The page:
Late last week the Obama administration released a document that outlined ideas and process for developing a more secure experience on the internet. There is a real and present danger from losing one’s confidential information through various cyber attacks. This leads to credit cards being charged for items you did not purchase, withdraws from your bank account, or even fraudulent accounts set-up in your name. It can wreck your finances, credit, and generally make life hell.
It’s worth reading the document if only to gird yourself against what will no doubt become the top panic topic du jour from the talking heads of media. The contents of the document will no doubt be distorted beyond measure.
My take from having read it is the technology and process already exist. There are many open source measures from PGP and OpenID that one can use to create a more secure precense on the web. The problem is it takes education and understanding – a focus that should have been the majority of the document but wasn’t.
Indeed, the strongest set of security tools and measures are completely useless if people don’t know how to use them and why they need to be used. Today’s internet environments like Facebook create habits that encourage one to lose their information. You become trained to click on any link someone sends (the quintessential internet security no-no), you friend anyone that sends you a request out of guilt, and post your daily information and habits for anyone to use to social engineer any answer out of you they’d like.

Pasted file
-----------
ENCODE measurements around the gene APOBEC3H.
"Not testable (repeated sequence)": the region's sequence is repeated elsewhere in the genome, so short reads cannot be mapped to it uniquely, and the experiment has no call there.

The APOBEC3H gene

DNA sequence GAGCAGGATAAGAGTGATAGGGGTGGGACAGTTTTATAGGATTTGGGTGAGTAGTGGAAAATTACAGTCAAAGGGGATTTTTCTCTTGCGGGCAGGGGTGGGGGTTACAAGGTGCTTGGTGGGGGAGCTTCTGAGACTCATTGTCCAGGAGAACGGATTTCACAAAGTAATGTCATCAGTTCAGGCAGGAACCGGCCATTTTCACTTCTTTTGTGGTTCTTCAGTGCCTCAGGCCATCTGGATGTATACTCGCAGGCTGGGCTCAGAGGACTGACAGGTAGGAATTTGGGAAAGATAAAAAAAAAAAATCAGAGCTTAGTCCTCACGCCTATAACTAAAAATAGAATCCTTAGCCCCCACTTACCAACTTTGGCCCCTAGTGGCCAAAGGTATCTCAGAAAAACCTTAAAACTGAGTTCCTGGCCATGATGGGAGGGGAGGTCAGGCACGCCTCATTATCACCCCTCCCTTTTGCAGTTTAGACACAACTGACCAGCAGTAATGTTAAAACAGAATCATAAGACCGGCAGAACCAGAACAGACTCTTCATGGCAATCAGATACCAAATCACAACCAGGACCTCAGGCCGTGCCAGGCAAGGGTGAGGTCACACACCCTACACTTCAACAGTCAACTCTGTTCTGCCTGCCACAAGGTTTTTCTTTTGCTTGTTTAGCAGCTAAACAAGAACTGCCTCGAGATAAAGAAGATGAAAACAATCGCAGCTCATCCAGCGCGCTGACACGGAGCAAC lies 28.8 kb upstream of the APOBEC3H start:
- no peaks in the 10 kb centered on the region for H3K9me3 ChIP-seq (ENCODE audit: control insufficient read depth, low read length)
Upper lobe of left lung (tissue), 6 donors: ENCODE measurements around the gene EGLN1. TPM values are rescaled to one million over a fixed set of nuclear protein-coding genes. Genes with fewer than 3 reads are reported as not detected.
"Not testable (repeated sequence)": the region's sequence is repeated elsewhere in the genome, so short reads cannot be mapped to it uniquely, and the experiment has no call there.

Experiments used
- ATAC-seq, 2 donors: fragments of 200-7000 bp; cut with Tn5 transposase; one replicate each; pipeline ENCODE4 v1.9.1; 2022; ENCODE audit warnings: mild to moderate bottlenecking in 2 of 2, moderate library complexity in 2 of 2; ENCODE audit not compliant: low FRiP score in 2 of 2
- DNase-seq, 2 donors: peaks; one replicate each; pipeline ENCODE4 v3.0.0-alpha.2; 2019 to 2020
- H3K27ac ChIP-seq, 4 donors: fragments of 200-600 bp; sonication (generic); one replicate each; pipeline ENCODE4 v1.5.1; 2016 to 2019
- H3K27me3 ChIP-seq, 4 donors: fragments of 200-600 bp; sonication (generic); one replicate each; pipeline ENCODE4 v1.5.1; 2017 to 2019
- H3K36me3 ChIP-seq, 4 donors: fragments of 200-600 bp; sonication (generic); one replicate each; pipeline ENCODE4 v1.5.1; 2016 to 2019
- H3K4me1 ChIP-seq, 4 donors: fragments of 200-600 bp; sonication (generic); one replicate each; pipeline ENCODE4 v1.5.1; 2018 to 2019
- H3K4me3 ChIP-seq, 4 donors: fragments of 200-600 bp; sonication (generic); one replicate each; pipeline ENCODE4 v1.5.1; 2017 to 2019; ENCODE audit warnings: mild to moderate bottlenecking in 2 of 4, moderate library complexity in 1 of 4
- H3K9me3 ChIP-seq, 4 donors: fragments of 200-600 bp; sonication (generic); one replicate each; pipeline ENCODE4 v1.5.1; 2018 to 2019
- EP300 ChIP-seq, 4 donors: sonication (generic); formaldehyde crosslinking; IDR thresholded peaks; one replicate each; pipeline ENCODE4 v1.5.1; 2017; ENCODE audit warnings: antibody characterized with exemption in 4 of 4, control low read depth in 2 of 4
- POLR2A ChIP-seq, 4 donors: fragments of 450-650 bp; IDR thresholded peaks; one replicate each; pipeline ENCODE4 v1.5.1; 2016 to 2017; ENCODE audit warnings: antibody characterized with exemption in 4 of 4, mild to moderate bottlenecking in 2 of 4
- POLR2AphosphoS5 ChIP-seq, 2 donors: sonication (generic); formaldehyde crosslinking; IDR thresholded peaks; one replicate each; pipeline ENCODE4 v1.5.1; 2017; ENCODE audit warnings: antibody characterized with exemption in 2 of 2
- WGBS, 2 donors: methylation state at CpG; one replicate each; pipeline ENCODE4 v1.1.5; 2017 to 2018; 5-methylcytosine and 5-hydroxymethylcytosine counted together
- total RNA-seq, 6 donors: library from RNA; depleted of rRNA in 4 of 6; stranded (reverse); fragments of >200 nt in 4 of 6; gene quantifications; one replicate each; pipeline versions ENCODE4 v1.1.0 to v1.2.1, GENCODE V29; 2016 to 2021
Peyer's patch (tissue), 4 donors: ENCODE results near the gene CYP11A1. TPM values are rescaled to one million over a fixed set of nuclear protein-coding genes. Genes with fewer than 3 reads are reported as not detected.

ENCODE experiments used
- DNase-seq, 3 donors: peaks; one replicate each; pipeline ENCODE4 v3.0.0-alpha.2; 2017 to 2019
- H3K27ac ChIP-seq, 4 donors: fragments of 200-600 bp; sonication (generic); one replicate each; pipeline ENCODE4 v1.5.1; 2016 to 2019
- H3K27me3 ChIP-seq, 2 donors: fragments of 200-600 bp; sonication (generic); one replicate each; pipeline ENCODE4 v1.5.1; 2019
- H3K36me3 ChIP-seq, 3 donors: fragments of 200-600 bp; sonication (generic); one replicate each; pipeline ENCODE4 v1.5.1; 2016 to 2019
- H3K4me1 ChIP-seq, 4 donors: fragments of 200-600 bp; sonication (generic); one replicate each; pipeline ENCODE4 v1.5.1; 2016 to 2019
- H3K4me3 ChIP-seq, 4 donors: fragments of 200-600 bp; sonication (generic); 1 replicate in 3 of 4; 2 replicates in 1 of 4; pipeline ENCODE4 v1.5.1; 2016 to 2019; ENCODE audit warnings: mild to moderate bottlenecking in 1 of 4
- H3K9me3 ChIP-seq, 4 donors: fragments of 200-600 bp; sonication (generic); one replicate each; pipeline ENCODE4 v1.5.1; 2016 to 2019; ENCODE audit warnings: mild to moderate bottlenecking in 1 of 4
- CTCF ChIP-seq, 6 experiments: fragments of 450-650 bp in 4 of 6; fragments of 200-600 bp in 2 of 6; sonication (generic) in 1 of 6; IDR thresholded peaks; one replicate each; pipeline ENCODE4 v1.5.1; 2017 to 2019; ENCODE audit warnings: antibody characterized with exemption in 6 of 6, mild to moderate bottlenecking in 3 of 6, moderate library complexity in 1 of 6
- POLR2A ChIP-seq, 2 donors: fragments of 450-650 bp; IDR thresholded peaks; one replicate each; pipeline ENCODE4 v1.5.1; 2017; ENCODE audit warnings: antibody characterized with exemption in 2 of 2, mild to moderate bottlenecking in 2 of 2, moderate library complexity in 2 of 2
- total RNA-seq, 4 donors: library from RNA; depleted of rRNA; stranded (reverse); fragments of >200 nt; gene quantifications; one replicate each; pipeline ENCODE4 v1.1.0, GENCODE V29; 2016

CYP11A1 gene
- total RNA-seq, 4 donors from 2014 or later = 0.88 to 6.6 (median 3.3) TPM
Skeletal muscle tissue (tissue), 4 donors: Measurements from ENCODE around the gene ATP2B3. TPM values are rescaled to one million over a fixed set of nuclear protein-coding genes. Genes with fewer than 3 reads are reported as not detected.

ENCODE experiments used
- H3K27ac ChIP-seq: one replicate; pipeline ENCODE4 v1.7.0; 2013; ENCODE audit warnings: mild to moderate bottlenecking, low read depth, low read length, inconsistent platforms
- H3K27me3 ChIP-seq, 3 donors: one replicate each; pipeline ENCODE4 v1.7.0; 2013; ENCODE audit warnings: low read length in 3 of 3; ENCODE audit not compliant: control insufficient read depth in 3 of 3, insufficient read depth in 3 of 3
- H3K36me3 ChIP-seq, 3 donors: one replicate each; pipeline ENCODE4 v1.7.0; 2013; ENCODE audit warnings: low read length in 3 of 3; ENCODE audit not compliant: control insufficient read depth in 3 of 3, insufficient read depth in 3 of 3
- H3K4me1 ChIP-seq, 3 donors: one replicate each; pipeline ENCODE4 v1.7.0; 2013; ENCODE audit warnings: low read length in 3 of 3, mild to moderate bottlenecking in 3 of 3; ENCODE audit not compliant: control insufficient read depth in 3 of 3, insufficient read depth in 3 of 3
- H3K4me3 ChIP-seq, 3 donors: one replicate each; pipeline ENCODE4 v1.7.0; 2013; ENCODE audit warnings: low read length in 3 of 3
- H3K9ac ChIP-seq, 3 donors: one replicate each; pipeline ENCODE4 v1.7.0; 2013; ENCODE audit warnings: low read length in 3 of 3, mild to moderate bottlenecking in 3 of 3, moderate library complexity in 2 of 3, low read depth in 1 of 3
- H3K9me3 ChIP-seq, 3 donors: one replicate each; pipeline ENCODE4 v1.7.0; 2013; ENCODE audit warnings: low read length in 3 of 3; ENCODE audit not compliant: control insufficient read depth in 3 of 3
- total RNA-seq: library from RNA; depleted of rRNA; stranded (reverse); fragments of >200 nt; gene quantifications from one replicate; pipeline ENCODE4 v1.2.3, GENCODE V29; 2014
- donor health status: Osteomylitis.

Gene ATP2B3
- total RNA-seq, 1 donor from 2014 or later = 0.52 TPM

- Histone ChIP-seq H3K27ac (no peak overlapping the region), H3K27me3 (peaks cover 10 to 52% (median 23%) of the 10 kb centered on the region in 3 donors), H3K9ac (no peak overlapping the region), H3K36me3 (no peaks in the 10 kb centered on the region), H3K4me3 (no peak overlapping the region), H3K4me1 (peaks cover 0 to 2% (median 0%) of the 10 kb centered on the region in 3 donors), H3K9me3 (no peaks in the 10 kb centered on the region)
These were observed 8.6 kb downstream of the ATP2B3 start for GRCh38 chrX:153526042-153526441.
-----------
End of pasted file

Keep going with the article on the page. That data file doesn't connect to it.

Creating good security habits, understanding how your information gets hacked and used, and knowing the basics for keeping the computers you use free of malware is a far better, far cheaper solution than any national internet ID plan.
Where do you get started?
Though it’s a bit dry, The United States Computer Emergency Readiness Team has a good set of topics that is worth reading – from creating secure passwords to avoiding social engineering and phishing attacks.
All this is very similar to the old Smokey The Bear campaign – “Only you can prevent forest fires.”
Only you can prevent yourself from getting hacked.